Sunday night hundreds of people filled the Civic Center for Lubbock's 38th annual Martin Luther King Day celebration. Toes were tapping, hands were raised, and voices lifted in praise thankful Martin Luther King's "I Have a Dream" speech is now a reality. "This celebration 45 years later makes it so significant. It paid off. The dream paid off," said former City Councilman TJ Patterson.
76-year-old Clara Lenord remembers a time when public busses wouldn't stop for her and stores would not let her come through their doors. Today, she says it's a very different story and she's thankful her great grandchildren who she brought to Sunday night's service don't know what it's like to be excluded because of their race. "They'll never witness that. They'll never see that. It's gone, and thank God it's gone," she said.
Lubbock residents have come together to commemorate Martin Luther King for the past 38 years, but this year is different. This year they celebrate not only the past legacy of a great African American leader, but the future hope of the first African American President. "Martin Luther King, 1968. Barack Obama, 2008. That's very significant. That's why we're here," said Patterson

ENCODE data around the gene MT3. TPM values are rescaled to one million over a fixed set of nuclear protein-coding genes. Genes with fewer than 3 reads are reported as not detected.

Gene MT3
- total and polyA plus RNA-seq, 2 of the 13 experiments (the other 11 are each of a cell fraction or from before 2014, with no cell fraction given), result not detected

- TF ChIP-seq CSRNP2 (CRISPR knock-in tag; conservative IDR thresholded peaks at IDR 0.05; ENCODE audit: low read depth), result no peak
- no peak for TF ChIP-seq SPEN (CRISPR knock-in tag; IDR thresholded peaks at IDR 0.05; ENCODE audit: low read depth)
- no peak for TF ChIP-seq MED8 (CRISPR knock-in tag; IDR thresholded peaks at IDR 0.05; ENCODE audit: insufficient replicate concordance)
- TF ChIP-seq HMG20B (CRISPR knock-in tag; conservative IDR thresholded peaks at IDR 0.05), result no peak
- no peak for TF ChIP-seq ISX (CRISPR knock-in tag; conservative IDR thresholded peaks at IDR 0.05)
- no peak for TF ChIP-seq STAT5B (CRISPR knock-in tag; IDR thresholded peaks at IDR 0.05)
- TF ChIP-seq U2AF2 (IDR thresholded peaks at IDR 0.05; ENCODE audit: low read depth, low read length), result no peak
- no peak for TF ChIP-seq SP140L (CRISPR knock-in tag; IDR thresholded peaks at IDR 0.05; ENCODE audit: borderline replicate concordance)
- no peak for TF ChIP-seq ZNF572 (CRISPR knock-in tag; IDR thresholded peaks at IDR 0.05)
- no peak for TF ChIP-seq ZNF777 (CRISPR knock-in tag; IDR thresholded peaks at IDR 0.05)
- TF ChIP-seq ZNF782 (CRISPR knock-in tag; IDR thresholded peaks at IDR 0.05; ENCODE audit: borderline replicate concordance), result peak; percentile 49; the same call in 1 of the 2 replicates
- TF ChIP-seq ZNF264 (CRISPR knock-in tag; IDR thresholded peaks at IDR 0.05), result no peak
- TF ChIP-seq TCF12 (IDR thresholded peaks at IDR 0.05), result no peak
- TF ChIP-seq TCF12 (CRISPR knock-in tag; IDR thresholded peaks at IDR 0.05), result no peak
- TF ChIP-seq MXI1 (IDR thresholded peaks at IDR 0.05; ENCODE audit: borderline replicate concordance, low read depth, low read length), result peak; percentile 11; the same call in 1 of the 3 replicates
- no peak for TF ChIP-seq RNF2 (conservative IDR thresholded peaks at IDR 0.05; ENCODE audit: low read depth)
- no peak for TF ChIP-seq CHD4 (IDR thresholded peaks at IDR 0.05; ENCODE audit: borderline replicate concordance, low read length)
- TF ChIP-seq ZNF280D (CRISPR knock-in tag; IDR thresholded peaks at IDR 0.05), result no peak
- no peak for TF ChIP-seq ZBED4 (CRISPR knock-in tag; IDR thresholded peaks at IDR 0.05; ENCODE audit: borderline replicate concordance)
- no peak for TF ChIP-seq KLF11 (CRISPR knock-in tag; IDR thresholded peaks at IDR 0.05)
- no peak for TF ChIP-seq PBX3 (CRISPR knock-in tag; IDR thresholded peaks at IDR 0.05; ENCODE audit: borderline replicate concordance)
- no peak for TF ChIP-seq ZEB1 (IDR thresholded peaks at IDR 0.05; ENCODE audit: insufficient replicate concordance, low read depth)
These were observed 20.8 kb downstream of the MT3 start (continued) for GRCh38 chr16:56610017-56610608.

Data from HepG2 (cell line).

Lenord says this year Martin Luther King Day holds special significance because his dream is being realized.
"We're still marching to the victory. We haven't gotten there yet, but the footprints that he left in the sand of life, they're becoming realistic now," said Patterson.
Lubbock's Martin Luther King Day celebration continues tomorrow night at 6 p.m. with the Gospel Awards on the Texas Tech campus.
Martin Luther King Black Tie Celebration